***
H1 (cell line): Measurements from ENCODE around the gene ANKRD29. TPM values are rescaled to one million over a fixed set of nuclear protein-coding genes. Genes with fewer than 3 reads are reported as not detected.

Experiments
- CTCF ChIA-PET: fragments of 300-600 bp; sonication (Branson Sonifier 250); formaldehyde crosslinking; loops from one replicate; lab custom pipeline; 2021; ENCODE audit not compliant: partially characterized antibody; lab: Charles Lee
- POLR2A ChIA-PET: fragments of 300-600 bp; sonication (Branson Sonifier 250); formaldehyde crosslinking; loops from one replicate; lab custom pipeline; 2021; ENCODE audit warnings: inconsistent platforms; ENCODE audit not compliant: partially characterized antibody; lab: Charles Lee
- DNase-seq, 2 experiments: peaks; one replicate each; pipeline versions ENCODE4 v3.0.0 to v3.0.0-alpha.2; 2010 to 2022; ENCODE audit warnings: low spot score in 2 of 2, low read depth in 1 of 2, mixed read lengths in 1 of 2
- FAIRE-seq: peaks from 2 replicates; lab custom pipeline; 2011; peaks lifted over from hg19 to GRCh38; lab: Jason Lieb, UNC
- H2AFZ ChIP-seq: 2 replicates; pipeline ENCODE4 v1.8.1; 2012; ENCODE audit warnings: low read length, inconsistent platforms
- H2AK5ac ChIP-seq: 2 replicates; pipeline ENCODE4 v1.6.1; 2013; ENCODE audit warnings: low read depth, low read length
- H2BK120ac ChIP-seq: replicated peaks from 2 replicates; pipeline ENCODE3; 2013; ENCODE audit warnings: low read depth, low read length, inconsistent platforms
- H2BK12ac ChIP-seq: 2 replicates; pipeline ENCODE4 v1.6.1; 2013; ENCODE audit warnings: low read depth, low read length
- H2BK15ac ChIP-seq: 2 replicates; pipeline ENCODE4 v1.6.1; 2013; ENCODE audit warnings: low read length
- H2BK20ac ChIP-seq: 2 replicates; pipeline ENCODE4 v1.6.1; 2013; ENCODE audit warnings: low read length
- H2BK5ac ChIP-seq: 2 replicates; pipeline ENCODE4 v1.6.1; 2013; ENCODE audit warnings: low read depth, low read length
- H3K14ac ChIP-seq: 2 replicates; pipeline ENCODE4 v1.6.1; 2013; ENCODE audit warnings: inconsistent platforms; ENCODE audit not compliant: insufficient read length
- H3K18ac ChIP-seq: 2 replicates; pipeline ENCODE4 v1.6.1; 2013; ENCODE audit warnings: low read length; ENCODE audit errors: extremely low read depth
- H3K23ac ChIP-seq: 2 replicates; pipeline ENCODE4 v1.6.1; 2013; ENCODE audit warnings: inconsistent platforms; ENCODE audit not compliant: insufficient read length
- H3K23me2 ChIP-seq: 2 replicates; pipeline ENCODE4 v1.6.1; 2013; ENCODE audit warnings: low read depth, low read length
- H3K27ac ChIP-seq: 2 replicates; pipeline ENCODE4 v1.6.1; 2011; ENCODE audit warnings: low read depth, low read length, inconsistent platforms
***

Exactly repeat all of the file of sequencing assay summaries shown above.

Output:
H1 (cell line): Measurements from ENCODE around the gene ANKRD29. TPM values are rescaled to one million over a fixed set of nuclear protein-coding genes. Genes with fewer than 3 reads are reported as not detected.

Experiments
- CTCF ChIA-PET: fragments of 300-600 bp; sonication (Branson Sonifier 250); formaldehyde crosslinking; loops from one replicate; lab custom pipeline; 2021; ENCODE audit not compliant: partially characterized antibody; lab: Charles Lee
- POLR2A ChIA-PET: fragments of 300-600 bp; sonication (Branson Sonifier 250); formaldehyde crosslinking; loops from one replicate; lab custom pipeline; 2021; ENCODE audit warnings: inconsistent platforms; ENCODE audit not compliant: partially characterized antibody; lab: Charles Lee
- DNase-seq, 2 experiments: peaks; one replicate each; pipeline versions ENCODE4 v3.0.0 to v3.0.0-alpha.2; 2010 to 2022; ENCODE audit warnings: low spot score in 2 of 2, low read depth in 1 of 2, mixed read lengths in 1 of 2
- FAIRE-seq: peaks from 2 replicates; lab custom pipeline; 2011; peaks lifted over from hg19 to GRCh38; lab: Jason Lieb, UNC
- H2AFZ ChIP-seq: 2 replicates; pipeline ENCODE4 v1.8.1; 2012; ENCODE audit warnings: low read length, inconsistent platforms
- H2AK5ac ChIP-seq: 2 replicates; pipeline ENCODE4 v1.6.1; 2013; ENCODE audit warnings: low read depth, low read length
- H2BK120ac ChIP-seq: replicated peaks from 2 replicates; pipeline ENCODE3; 2013; ENCODE audit warnings: low read depth, low read length, inconsistent platforms
- H2BK12ac ChIP-seq: 2 replicates; pipeline ENCODE4 v1.6.1; 2013; ENCODE audit warnings: low read depth, low read length
- H2BK15ac ChIP-seq: 2 replicates; pipeline ENCODE4 v1.6.1; 2013; ENCODE audit warnings: low read length
- H2BK20ac ChIP-seq: 2 replicates; pipeline ENCODE4 v1.6.1; 2013; ENCODE audit warnings: low read length
- H2BK5ac ChIP-seq: 2 replicates; pipeline ENCODE4 v1.6.1; 2013; ENCODE audit warnings: low read depth, low read length
- H3K14ac ChIP-seq: 2 replicates; pipeline ENCODE4 v1.6.1; 2013; ENCODE audit warnings: inconsistent platforms; ENCODE audit not compliant: insufficient read length
- H3K18ac ChIP-seq: 2 replicates; pipeline ENCODE4 v1.6.1; 2013; ENCODE audit warnings: low read length; ENCODE audit errors: extremely low read depth
- H3K23ac ChIP-seq: 2 replicates; pipeline ENCODE4 v1.6.1; 2013; ENCODE audit warnings: inconsistent platforms; ENCODE audit not compliant: insufficient read length
- H3K23me2 ChIP-seq: 2 replicates; pipeline ENCODE4 v1.6.1; 2013; ENCODE audit warnings: low read depth, low read length
- H3K27ac ChIP-seq: 2 replicates; pipeline ENCODE4 v1.6.1; 2011; ENCODE audit warnings: low read depth, low read length, inconsistent platforms